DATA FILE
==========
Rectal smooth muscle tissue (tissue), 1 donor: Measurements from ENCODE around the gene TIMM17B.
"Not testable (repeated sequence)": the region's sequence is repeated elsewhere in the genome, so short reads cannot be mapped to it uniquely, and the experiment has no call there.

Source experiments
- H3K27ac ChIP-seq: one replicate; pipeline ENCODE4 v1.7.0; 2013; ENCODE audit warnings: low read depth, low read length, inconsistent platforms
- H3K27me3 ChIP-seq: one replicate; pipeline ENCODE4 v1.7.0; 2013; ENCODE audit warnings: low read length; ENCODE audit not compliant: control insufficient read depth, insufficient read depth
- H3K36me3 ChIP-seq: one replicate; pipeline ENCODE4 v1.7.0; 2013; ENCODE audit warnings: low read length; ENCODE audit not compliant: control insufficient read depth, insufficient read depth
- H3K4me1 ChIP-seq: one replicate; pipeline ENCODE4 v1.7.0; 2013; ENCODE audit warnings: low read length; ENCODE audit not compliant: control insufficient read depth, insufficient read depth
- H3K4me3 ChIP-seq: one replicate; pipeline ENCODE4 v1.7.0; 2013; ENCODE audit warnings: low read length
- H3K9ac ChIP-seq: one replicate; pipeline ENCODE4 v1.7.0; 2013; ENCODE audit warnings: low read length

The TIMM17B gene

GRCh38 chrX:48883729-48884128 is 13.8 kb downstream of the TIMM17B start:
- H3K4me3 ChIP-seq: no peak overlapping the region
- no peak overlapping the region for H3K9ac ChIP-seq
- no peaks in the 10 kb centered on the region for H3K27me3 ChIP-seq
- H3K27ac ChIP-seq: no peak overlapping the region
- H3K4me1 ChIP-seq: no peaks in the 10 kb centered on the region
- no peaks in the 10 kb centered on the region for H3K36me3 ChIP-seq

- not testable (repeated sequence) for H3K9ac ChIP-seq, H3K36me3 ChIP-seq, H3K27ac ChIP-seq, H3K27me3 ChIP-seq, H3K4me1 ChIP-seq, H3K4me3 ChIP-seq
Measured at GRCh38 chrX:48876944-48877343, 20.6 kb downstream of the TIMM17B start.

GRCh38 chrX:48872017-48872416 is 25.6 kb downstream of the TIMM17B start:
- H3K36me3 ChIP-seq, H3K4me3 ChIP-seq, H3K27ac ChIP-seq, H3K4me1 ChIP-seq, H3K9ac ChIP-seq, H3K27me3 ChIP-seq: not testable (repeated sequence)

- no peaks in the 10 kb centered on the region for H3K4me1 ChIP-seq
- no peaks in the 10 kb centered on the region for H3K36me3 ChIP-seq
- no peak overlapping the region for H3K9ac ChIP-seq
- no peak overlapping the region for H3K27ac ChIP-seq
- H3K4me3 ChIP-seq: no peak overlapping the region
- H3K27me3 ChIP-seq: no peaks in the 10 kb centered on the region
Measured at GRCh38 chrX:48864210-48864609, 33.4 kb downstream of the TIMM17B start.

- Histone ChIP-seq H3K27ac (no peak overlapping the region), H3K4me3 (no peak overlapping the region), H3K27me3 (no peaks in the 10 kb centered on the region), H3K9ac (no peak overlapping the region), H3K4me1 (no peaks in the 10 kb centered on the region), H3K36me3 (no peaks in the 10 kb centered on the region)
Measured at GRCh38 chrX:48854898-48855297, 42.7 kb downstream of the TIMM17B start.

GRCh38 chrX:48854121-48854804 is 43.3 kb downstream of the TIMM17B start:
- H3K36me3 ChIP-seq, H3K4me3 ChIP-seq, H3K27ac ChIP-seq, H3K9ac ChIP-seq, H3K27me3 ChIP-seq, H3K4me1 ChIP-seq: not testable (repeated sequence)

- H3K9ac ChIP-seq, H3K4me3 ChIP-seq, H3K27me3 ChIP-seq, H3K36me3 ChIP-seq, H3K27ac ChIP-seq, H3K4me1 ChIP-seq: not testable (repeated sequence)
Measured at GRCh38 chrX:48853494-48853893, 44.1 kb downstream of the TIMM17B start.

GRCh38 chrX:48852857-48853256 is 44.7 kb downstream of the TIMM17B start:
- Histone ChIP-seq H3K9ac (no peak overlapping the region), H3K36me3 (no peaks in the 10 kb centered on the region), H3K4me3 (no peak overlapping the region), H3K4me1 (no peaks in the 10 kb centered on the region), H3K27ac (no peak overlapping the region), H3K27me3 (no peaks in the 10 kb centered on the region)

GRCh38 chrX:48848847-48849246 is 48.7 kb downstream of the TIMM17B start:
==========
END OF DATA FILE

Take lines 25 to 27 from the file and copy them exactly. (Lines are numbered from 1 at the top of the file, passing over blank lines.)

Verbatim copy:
- no peak overlapping the region for H3K27ac ChIP-seq
- H3K4me3 ChIP-seq: no peak overlapping the region
- H3K27me3 ChIP-seq: no peaks in the 10 kb centered on the region